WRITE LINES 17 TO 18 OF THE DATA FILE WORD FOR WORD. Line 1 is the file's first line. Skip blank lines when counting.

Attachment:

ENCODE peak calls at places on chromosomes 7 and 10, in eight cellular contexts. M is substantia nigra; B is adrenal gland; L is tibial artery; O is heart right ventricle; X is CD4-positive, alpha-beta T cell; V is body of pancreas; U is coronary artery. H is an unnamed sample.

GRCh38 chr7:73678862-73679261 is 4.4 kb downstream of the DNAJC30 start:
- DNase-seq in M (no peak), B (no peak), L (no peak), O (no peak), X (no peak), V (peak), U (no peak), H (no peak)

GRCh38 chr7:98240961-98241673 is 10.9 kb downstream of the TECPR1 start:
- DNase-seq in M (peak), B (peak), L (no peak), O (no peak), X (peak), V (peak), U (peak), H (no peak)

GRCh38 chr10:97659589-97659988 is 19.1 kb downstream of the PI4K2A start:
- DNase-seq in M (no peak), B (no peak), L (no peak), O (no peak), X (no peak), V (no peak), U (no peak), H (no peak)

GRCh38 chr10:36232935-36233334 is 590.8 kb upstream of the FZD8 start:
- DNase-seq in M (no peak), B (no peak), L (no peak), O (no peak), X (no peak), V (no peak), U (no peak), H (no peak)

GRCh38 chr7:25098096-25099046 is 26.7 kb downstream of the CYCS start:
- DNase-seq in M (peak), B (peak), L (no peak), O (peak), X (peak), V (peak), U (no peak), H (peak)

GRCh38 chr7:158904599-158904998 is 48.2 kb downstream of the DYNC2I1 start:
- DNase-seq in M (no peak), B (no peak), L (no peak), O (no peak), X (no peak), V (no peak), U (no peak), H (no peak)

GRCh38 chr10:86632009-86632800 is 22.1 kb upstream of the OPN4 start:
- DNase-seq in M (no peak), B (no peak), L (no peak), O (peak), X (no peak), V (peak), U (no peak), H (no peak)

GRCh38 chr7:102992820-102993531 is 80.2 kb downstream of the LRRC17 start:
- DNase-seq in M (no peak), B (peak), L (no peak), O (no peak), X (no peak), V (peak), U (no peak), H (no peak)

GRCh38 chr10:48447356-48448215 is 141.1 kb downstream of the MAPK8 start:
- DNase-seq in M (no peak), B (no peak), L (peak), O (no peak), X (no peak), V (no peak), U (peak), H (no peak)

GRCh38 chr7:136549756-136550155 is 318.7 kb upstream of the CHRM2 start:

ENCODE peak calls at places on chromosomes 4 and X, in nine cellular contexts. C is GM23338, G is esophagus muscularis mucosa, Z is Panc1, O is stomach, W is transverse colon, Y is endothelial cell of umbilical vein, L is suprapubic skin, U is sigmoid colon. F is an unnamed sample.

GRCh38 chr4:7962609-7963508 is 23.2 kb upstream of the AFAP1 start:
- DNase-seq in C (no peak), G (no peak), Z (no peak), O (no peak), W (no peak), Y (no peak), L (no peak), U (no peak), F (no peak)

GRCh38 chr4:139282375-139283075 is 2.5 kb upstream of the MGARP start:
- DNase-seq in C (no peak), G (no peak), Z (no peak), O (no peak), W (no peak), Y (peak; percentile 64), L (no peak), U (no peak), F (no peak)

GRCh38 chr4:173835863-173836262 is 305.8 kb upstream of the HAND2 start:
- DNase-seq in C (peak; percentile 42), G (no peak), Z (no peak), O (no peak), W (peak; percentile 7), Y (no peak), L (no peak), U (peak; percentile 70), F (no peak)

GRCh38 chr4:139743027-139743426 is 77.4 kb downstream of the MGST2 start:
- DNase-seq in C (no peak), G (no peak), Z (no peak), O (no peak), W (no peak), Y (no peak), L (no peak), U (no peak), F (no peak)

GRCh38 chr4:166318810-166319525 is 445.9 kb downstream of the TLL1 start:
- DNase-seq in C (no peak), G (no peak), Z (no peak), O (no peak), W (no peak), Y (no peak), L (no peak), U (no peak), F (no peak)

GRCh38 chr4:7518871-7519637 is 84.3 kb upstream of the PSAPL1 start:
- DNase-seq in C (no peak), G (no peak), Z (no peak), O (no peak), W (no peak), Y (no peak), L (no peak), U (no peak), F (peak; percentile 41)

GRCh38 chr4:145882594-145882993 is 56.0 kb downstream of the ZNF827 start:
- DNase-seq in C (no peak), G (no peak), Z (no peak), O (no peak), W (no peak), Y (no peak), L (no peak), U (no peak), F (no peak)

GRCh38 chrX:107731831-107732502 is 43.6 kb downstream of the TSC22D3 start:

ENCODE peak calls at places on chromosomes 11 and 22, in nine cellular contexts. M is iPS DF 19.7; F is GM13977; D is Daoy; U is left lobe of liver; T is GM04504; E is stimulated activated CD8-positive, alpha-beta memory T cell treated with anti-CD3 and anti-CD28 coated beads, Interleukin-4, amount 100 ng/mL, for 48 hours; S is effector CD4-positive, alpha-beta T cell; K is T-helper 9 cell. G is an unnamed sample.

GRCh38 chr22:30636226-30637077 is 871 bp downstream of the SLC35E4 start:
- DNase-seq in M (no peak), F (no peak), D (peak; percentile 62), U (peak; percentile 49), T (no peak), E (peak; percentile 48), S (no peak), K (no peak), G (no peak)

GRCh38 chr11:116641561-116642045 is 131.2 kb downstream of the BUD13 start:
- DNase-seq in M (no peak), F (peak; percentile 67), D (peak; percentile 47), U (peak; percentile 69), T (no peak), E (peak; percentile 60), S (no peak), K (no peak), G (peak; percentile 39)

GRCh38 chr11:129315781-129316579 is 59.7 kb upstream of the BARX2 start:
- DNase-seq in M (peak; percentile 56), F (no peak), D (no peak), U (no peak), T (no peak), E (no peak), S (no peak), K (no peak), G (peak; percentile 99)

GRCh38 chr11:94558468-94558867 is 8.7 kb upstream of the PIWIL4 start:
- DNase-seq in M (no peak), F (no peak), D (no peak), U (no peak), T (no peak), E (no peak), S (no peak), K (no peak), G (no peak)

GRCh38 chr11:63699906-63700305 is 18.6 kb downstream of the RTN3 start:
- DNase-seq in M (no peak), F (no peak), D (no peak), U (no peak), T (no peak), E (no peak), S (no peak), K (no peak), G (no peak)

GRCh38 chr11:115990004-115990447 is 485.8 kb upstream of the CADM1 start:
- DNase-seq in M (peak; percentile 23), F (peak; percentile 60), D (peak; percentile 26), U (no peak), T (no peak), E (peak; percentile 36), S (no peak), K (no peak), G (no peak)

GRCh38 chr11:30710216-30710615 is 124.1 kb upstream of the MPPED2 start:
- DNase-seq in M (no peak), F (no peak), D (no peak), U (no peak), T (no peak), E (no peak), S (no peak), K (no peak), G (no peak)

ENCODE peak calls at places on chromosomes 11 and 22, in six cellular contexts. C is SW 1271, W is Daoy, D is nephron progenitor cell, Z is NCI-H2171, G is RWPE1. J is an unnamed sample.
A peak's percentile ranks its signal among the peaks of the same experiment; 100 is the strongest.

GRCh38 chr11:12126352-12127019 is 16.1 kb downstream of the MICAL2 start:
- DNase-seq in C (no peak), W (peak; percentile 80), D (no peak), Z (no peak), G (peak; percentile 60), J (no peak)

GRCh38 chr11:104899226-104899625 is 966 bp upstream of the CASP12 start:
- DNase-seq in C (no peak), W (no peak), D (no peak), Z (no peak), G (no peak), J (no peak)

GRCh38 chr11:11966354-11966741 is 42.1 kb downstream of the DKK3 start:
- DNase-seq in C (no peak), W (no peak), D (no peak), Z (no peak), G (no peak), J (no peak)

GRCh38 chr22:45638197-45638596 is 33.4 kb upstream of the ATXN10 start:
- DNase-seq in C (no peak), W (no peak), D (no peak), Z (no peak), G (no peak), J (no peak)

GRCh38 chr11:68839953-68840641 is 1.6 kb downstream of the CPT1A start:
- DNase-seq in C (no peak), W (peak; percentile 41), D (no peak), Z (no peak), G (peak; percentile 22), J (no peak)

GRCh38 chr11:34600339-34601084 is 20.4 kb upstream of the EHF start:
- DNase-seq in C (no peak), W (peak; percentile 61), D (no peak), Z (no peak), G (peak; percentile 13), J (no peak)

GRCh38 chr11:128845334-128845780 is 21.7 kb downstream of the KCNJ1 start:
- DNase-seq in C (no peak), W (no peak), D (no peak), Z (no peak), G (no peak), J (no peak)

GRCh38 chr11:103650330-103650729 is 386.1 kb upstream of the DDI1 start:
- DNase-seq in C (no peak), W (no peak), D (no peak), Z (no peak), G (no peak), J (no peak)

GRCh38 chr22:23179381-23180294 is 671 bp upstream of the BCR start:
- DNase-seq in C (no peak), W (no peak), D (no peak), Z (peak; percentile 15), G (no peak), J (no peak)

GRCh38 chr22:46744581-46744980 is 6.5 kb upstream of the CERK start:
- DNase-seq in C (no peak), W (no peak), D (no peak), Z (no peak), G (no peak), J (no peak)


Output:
- DNase-seq in M (no peak), B (peak), L (no peak), O (no peak), X (no peak), V (peak), U (no peak), H (no peak)

GRCh38 chr10:48447356-48448215 is 141.1 kb downstream of the MAPK8 start: